When was the last time you examined your current home mortgage interest rate? If it has been more than 2 years, you will definitely want to consider refinancing. Before you pick up the phone to speak with a lender however, it is a good idea to go through a few simple steps to determine if the call to your local lender will be justified.

Mortgage Rates and Current Length of Loan

The first step in determining the feasibility of refinancing your home mortgage is to locate your current loan documents to determine two things: 1) what is your current interest rate, and 2) how much longer is your current mortgage going to exist.

If your mortgage is an old one and only has few years left, most of your payment is now going towards principal. Refinancing this type of mortgage is not advised because the costs of acquiring the mortgage itself will negate the money saved. Work hard to pay off an old mortgage as quickly as possible. If, on the other hand, your mortgage is less than 10 years old and the interest rate is at least 1% more than the current lending rate, then your home is a prime candidate for refinancing.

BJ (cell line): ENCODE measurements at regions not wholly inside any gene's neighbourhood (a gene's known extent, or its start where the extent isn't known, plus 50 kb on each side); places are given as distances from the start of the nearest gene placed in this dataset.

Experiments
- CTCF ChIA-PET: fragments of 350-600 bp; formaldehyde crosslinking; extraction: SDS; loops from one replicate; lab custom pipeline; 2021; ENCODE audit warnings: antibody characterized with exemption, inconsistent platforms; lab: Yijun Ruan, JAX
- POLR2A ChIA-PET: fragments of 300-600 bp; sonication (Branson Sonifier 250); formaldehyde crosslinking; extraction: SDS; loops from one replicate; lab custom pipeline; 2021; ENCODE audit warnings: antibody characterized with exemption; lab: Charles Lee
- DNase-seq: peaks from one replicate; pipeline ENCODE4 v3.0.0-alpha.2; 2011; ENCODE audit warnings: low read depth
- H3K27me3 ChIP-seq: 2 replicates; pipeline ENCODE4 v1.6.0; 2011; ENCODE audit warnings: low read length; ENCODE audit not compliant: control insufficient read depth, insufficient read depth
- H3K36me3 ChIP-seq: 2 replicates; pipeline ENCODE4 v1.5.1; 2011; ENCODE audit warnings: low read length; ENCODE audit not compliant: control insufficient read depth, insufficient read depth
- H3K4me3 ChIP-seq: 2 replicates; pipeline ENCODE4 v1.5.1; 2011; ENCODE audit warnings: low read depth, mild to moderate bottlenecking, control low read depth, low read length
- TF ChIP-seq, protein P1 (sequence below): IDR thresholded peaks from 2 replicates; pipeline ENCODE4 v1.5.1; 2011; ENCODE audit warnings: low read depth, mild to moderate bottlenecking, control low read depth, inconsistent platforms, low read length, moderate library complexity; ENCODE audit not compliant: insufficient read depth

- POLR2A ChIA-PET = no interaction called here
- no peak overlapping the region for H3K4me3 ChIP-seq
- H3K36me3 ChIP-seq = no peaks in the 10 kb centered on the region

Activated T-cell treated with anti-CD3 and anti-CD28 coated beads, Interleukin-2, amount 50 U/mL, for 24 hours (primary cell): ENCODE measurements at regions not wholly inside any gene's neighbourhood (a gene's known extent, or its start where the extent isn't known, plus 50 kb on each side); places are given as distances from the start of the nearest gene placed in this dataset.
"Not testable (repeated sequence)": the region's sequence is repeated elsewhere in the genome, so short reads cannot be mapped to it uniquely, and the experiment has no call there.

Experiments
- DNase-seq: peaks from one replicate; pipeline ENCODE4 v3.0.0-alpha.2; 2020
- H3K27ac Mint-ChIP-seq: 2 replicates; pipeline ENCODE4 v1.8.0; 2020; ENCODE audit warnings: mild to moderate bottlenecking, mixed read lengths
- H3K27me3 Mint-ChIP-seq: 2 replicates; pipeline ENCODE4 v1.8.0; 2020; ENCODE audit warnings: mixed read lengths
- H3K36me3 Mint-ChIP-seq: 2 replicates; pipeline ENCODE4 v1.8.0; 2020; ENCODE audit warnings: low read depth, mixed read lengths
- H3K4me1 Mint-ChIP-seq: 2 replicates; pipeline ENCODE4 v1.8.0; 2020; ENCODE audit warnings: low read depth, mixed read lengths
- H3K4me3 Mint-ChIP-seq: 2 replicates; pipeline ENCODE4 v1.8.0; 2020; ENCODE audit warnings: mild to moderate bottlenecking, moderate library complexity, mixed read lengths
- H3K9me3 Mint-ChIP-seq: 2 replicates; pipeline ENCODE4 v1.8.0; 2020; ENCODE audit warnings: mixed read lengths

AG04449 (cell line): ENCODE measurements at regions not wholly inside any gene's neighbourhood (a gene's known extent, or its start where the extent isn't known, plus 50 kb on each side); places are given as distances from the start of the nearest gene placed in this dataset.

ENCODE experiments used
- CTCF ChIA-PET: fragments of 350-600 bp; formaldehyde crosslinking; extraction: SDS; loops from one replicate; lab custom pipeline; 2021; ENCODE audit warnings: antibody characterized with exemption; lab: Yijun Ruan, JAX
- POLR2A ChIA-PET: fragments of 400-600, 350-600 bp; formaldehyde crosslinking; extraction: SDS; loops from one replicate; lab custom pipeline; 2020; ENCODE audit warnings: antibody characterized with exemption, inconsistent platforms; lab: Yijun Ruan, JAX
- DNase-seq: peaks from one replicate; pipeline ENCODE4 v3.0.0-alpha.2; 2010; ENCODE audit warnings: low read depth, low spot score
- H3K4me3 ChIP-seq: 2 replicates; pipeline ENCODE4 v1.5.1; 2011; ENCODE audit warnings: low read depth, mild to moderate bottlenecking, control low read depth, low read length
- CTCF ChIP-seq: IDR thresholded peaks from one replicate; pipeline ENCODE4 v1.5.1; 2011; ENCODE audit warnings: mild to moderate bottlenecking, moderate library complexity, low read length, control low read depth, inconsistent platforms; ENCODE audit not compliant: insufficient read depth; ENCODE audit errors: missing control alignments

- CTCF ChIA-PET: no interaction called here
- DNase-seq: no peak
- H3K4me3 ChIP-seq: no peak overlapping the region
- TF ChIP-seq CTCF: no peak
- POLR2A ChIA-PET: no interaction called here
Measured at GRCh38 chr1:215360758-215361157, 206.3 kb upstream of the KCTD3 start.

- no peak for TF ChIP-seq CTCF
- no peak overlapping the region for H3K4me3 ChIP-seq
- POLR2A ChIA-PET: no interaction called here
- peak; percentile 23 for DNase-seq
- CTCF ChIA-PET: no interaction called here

Equity, FICO Score and Debt to Income Ratios

The next step is to compile an assessment of your ability to get a new loan on your property. This assessment will include: 1) determining your FICO score, 2) calculating the current equity in the property, and 3) calculating your current debt to income ratio.

Your FICO Score

Today, lenders can quickly determine the credit worthiness of a potential borrower by checking just one number: your FICO score. A FICO score is a number, generally in the range of 500-850 with 850 being the absolute best number. Banks would prefer individuals with pristine credit, but there are many lenders that deal with borrowers in the mid and even low ranges. Remember: interest rates make or break a home mortgage, so the lower your credit score, the more you will pay in interest for your home. Take every step you can to raise your credit score before speaking with a lender.